France is an essential and valued partner of Britain. Our economies are interwoven. We are the 2 major military powers in Europe with global reach and with shared values. One of my first acts as Prime Minister was to draw up the Lancaster House Agreement to take defence cooperation between our countries to a new level, and I remain completely committed to that task. I want to strengthen our defence cooperation further, not just projects, but acting together where our interests are shared around the world and where we need to safeguard our countries and our peoples. We’re both committed to tackling extremism around the world and defeating terrorism. So this is a broad and deep relationship that benefits both our countries.
Tonight I want to focus briefly on 3 specific issues where Britain and France need to work together to advance our interests.
Reforming the European Union
First, the big challenges facing the European Union. My priority is to reform the European Union to make it more competitive and to address the concerns of the British people about our membership. The status quo is not good enough, and I believe there are changes we can make that will not just benefit Britain, but the rest of Europe too.
Of course, the priority for François is to strengthen the Eurozone to ensure successful single currency and Britain supports that. We want to help the Eurozone work better, and we do not want to stand in the way of closer integration. So, we have different priorities, but we share a common objective, which is to find solutions to these problems. And what matters is that the European Union and its 28 members are flexible and imaginative enough to respond to these issues, and to work together to find answers that will make the European Union more successful. That is the challenge of our times, and I believe strongly that we can meet it.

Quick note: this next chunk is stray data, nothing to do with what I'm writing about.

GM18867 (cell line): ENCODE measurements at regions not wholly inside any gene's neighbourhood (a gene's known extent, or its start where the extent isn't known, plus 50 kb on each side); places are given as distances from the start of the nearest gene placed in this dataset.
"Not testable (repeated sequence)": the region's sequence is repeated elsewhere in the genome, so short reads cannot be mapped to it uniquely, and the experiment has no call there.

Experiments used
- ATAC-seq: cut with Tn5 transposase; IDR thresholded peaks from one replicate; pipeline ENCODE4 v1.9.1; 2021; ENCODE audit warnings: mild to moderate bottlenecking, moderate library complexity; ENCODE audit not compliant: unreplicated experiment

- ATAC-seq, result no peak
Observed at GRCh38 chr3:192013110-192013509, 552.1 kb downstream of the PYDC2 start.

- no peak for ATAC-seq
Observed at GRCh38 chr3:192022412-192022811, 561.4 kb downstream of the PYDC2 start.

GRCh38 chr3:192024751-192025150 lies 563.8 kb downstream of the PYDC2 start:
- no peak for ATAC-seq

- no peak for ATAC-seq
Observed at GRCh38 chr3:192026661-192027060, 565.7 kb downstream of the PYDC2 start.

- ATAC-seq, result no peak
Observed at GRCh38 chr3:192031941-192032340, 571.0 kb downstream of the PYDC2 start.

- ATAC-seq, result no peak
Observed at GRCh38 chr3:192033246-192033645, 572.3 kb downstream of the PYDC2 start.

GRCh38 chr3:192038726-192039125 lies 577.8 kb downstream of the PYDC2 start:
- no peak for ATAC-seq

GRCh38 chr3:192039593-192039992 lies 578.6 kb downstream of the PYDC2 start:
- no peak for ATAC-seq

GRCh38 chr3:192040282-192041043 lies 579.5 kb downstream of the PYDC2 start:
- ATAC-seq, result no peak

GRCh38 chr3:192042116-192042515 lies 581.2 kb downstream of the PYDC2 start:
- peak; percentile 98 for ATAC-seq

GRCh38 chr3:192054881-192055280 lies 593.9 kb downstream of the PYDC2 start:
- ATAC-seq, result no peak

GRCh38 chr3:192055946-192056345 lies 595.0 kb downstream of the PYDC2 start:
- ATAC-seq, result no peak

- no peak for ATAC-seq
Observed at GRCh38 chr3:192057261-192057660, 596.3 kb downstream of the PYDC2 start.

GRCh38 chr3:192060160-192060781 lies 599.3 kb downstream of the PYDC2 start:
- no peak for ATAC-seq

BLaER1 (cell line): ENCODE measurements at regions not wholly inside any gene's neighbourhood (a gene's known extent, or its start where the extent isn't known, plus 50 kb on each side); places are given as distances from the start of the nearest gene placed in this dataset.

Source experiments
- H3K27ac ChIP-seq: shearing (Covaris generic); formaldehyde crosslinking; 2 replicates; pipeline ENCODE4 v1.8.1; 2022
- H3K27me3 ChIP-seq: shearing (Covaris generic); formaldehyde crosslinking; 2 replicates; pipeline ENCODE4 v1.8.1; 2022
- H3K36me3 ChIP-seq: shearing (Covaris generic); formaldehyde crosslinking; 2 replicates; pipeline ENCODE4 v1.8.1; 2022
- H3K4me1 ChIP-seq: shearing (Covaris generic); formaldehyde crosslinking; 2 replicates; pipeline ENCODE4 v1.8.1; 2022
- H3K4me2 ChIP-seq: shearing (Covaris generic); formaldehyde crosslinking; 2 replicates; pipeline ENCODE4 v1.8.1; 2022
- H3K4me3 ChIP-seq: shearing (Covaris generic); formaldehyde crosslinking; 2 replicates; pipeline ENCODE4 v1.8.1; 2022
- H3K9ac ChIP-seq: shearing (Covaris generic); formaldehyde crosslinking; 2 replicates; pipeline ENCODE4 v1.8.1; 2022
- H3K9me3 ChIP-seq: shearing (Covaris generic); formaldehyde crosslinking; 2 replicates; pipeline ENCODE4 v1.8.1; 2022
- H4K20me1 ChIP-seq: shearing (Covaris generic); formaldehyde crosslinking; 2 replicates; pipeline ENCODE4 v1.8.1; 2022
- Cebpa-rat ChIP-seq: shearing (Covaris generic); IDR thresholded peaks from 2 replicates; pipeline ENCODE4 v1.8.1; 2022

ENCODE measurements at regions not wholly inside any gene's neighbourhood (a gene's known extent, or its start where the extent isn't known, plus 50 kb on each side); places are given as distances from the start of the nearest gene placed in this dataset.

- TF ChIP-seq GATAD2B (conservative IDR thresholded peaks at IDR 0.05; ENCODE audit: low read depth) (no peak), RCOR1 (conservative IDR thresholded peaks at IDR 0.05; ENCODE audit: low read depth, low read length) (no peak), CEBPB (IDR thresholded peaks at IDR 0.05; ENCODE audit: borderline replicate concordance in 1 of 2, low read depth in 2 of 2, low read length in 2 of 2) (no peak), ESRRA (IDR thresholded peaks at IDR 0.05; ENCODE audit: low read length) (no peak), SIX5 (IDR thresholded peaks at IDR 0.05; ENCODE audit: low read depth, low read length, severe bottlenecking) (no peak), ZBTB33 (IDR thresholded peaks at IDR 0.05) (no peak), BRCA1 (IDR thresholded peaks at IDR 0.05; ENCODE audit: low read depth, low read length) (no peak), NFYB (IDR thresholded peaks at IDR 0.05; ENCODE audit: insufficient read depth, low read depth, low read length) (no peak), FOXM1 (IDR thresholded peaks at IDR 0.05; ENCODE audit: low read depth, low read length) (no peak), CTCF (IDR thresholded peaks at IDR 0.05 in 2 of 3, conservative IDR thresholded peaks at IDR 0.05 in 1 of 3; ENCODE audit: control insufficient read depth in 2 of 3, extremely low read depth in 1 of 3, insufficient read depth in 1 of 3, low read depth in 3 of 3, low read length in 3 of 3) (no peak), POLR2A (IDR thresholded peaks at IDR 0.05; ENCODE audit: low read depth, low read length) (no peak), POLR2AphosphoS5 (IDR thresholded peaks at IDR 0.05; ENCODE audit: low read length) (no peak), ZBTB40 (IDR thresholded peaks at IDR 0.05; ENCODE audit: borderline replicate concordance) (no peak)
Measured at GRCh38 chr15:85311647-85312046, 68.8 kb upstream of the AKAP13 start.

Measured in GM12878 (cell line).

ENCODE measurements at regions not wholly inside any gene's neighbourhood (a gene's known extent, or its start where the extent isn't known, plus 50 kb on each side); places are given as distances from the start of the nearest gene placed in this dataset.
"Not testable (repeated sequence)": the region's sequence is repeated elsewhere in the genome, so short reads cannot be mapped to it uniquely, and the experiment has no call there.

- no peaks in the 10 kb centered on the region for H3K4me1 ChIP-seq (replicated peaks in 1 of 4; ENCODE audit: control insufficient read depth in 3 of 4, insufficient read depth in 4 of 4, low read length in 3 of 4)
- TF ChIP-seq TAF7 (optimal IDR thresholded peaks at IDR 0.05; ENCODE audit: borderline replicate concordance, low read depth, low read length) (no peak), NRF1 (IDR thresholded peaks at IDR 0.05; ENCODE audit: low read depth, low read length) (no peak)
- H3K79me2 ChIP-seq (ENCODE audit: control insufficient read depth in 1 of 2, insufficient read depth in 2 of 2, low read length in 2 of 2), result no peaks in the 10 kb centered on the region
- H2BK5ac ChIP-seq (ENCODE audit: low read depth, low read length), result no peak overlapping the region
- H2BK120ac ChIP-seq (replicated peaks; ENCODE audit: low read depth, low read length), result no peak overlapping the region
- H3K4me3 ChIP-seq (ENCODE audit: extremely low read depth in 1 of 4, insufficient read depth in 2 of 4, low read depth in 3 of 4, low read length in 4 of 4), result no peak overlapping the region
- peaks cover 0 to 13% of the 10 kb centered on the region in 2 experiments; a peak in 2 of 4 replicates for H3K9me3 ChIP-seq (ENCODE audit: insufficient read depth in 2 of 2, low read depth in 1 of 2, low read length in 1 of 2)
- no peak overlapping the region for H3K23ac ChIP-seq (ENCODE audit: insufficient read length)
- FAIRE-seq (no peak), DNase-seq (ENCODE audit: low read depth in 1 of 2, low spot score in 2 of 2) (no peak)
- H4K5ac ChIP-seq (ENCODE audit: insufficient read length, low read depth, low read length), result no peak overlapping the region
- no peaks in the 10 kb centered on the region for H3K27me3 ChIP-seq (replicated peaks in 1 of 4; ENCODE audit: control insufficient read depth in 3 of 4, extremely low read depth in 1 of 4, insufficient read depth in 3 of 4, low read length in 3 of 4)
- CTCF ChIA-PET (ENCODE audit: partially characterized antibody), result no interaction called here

Second, climate change; this is a vital year to secure an ambitious deal that can combat climate change. I’m fully behind President Hollande’s efforts to reach agreement at the summit here in Paris in December. We need an outcome that keeps our goal of limiting global warming to 2 degrees within reach. The UK is already playing its part, but we need to do more to get the private sector involved, fostering research and innovation into new clean energies, and supporting growth and jobs. That’s why we’ll put £50 million of our existing climate funding towards a new international initiative that will back new technologies for a clean energy economy. Quite simply, it’s time the market got to work on climate change.
Third and finally, I want to discuss threats to our national security. Last time I visited Paris it was to join in the march with so many leaders after the outrage at Charlie Hebdo. The world stood united with France that Sunday, and we stand united with France today. The threat from Islamist extremists remains, and we will fight it together; whether that is turning our own young people away from this poisonous ideology, whether it’s assisting Iraq security forces, supporting a moderate Syrian opposition, bolstering the political process in Libya – France and Britain will be partners.
We’ll also work together to stem the vast flows of migrants across the Mediterranean from Africa. President Hollande and I agree that we need a comprehensive approach. We must do more to tackle the causes that drive these people from their homes and stop us returning them there, rather than focusing all our efforts on how we handle those who’ve already crossed the Mediterranean.
So there’s much to discuss, and I’m looking forward to our conversations now over dinner. Thank you.